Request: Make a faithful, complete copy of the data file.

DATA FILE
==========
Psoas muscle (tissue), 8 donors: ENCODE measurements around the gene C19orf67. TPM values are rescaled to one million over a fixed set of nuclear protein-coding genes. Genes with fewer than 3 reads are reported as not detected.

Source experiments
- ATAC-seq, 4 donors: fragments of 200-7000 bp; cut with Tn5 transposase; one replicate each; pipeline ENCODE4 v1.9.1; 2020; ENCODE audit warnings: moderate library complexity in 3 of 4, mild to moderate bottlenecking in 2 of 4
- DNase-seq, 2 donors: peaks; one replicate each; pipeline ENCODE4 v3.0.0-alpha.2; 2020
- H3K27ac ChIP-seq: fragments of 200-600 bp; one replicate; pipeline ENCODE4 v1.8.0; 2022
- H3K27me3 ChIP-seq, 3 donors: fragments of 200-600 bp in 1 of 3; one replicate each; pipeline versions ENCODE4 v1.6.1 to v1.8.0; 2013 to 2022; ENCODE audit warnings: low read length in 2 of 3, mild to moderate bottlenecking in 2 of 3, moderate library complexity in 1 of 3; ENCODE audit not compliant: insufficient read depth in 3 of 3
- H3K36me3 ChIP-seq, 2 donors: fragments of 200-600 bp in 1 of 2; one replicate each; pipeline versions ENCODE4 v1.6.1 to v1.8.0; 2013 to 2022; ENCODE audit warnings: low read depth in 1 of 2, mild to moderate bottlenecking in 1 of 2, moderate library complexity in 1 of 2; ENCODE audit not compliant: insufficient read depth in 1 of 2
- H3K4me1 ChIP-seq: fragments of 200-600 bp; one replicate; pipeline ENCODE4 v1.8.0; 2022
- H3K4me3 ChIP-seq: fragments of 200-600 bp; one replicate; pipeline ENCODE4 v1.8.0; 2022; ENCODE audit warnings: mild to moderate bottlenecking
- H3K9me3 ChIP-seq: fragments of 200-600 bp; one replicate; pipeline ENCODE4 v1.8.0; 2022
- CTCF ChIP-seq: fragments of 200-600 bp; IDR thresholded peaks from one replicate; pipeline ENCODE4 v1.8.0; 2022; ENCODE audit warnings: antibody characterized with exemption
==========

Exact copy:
Psoas muscle (tissue), 8 donors: ENCODE measurements around the gene C19orf67. TPM values are rescaled to one million over a fixed set of nuclear protein-coding genes. Genes with fewer than 3 reads are reported as not detected.

Source experiments
- ATAC-seq, 4 donors: fragments of 200-7000 bp; cut with Tn5 transposase; one replicate each; pipeline ENCODE4 v1.9.1; 2020; ENCODE audit warnings: moderate library complexity in 3 of 4, mild to moderate bottlenecking in 2 of 4
- DNase-seq, 2 donors: peaks; one replicate each; pipeline ENCODE4 v3.0.0-alpha.2; 2020
- H3K27ac ChIP-seq: fragments of 200-600 bp; one replicate; pipeline ENCODE4 v1.8.0; 2022
- H3K27me3 ChIP-seq, 3 donors: fragments of 200-600 bp in 1 of 3; one replicate each; pipeline versions ENCODE4 v1.6.1 to v1.8.0; 2013 to 2022; ENCODE audit warnings: low read length in 2 of 3, mild to moderate bottlenecking in 2 of 3, moderate library complexity in 1 of 3; ENCODE audit not compliant: insufficient read depth in 3 of 3
- H3K36me3 ChIP-seq, 2 donors: fragments of 200-600 bp in 1 of 2; one replicate each; pipeline versions ENCODE4 v1.6.1 to v1.8.0; 2013 to 2022; ENCODE audit warnings: low read depth in 1 of 2, mild to moderate bottlenecking in 1 of 2, moderate library complexity in 1 of 2; ENCODE audit not compliant: insufficient read depth in 1 of 2
- H3K4me1 ChIP-seq: fragments of 200-600 bp; one replicate; pipeline ENCODE4 v1.8.0; 2022
- H3K4me3 ChIP-seq: fragments of 200-600 bp; one replicate; pipeline ENCODE4 v1.8.0; 2022; ENCODE audit warnings: mild to moderate bottlenecking
- H3K9me3 ChIP-seq: fragments of 200-600 bp; one replicate; pipeline ENCODE4 v1.8.0; 2022
- CTCF ChIP-seq: fragments of 200-600 bp; IDR thresholded peaks from one replicate; pipeline ENCODE4 v1.8.0; 2022; ENCODE audit warnings: antibody characterized with exemption